Seventh Circuit Rules State Law Claim Preempted

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Seventh Circuit Rules State Law Claim Preempted

Postby Administrator » Fri Oct 03, 2014 9:33 pm

The Seventh Circuit’s ruling in Purcell v. Bank of America offers something for aficionados of civil procedure, statutory interpretation and the Fair Credit Reporting Act. After removal from state court, the district court dismissed the plaintiff’s federal claims under the FCRA, but remanded the plaintiff’s state law claims back to state court. Section 1681t(b) of the Act states that “[n]o requirement or prohibition may be imposed under the laws of any State (1) with respect to any subject matter regulated under….(F) section 1681s-2 of this title, relating to the responsibilities of persons who furnish information to consumer reporting agencies.” The district court ruled that”laws” applied only to state statutes, not state common law claims.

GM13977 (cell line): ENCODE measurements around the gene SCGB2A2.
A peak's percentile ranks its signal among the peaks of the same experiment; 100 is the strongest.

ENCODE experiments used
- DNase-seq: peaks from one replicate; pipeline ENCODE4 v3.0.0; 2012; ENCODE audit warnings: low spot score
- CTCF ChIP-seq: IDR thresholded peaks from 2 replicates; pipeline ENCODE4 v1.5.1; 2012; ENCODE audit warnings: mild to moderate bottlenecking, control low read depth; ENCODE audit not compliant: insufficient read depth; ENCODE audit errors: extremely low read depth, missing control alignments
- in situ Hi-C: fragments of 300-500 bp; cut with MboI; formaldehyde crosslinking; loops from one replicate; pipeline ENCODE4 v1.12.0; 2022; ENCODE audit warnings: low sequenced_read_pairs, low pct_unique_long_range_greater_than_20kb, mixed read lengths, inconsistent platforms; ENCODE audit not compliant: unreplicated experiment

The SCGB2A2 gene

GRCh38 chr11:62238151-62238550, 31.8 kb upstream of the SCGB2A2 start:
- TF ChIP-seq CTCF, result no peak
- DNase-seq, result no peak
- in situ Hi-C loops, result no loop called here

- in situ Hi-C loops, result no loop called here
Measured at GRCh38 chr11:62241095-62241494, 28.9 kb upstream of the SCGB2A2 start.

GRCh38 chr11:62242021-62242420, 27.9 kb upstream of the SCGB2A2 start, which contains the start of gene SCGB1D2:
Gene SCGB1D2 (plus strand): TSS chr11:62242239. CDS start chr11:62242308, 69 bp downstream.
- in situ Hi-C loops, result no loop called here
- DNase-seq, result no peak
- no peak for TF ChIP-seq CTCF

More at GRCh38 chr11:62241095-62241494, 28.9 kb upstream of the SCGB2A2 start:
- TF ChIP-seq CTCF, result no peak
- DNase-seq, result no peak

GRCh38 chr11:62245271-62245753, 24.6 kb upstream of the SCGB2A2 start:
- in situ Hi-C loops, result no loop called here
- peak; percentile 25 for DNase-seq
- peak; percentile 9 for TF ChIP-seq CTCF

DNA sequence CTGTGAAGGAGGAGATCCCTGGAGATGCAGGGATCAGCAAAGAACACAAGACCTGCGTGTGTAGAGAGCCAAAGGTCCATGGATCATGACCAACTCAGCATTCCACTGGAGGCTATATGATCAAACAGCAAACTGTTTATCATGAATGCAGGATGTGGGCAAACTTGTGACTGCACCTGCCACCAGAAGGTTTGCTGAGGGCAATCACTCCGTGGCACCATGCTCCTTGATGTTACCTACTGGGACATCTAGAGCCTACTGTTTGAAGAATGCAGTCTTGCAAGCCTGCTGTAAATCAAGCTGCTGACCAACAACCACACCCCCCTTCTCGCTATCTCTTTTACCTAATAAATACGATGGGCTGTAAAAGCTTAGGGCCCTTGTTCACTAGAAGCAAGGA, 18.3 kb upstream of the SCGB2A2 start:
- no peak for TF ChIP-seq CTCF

The Seventh Circuit reversed. The panel found that under Erie v. Tompkins, state “laws” comprise “all sources of legal rules, including judicial opinions.” The panel also ruled that the district court erred in trying narrowly reading Section 1681t(b) so as not to conflict with Section 1681h(e), which allows for state-law claims for “false information furnished with malice or willful intent to injure.” The panel found that these two provisions do not conflict; rather, Section 1681t(b)(1)(F), enacted in 1996, simply preempts more conduct than Section 1681h(e), enacted in 1970.

Seventh Circuit Rules That State Law Claim Preempted Under Section 1681t(b) of FCRA
David A. Szwak
Bodenheimer, Jones & Szwak, LLC
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